The Bee Spider

September 16, 2011
by Holly Becker

img_0996Beware of the bee spider. It’s venom causes sleeplessness and loss of reasoning in children. If you’ve never heard of a bee spider, don’t worry. I hadn’t either until my 3-year-old son woke up in the middle of the night claiming a bee spider was in his bed and had crawled onto his foot.
My youngest son hardly ever wakes up at night, so this was unsettling news. I could tell he was terrified because he kept repeating “There’s a spider on my foot.” He grabbed my hand tightly and led me to his bedroom. Once there, he crept down low on the floor and scanned it closely with his eyes as he stepped slowly and careful to his bed. I cut on the light, flipped the comforter off the bed and examined the sheets thoroughly but found no spider.
Then I asked him what this mystery spider looked like, and that’s when the story got interesting. According to my son, a bee spider has yellow and black stripes and looks like a spider except for the fact that it has wings and can fly. Hence the name bee spider!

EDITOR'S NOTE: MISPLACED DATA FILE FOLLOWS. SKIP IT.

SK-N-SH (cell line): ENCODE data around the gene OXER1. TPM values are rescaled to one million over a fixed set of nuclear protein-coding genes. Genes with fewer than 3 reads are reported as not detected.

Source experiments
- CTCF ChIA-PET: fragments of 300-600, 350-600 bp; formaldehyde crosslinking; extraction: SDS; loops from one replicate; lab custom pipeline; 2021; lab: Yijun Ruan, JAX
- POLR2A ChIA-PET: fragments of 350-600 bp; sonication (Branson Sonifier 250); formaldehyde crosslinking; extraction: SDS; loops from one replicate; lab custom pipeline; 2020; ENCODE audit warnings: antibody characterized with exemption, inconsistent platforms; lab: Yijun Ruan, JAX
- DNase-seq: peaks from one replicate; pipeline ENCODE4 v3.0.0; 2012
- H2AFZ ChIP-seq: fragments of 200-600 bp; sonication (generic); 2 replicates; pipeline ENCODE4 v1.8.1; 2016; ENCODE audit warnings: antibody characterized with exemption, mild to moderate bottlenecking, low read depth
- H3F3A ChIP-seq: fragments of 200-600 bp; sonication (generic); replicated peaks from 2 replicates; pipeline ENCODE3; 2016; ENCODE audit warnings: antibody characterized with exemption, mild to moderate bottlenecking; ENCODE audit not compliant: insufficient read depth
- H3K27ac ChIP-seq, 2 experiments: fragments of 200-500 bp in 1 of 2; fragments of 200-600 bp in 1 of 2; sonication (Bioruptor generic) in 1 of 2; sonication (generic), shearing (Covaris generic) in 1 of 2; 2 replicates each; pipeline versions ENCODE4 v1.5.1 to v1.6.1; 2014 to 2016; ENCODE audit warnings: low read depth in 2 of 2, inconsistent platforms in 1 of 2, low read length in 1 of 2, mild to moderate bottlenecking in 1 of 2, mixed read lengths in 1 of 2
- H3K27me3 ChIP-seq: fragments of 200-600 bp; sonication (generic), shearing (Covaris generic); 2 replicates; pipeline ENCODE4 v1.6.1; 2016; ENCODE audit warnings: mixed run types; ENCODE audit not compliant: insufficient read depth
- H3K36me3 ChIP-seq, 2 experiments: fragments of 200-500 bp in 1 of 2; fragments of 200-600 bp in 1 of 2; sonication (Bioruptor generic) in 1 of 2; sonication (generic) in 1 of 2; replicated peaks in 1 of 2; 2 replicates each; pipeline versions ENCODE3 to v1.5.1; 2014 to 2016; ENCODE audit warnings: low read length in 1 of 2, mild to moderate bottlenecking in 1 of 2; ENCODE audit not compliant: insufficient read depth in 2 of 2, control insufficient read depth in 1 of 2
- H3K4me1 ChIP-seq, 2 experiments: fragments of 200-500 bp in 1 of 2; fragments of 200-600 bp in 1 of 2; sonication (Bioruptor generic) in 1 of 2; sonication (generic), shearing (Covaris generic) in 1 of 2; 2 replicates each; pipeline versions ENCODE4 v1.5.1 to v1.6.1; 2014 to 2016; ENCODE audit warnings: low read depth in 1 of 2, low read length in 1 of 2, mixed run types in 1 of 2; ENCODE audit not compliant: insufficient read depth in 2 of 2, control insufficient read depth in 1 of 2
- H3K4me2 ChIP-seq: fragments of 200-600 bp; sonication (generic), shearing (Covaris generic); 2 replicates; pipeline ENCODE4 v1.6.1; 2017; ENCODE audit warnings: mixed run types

I suddenly realized that my little guy had experienced his first bad dream. Part of me wanted to laugh at his silly description, but I didn’t. I know that fears are very real for kids this age even when it sounds absurd to adults. All attempts to explain that he’d only had a very bad dream were futile. He refused to sleep in his bed, and I finally broke down and put him on the couch for the rest of the night.
I thought he’d forget about the bad dream in the morning, but he’s continued to talk about the bee spider for more than a week. When we say bedtime prayers, he asks God to take the bee spider far away. “God don’t like bee spiders,” he says. Now that’s one nasty spider to tick off God! No wonder he was scared out of his wits. I hope no bee spider returns (crawling or flying) in his dreams anytime soon.

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